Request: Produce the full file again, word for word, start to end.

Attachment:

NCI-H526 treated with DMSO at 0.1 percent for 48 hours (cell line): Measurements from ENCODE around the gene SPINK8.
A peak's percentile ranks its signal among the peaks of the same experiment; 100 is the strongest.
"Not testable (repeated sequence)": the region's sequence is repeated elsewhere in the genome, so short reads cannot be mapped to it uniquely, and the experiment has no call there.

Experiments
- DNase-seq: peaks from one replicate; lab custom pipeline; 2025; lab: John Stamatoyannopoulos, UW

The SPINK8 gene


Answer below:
NCI-H526 treated with DMSO at 0.1 percent for 48 hours (cell line): Measurements from ENCODE around the gene SPINK8.
A peak's percentile ranks its signal among the peaks of the same experiment; 100 is the strongest.
"Not testable (repeated sequence)": the region's sequence is repeated elsewhere in the genome, so short reads cannot be mapped to it uniquely, and the experiment has no call there.

Experiments
- DNase-seq: peaks from one replicate; lab custom pipeline; 2025; lab: John Stamatoyannopoulos, UW

The SPINK8 gene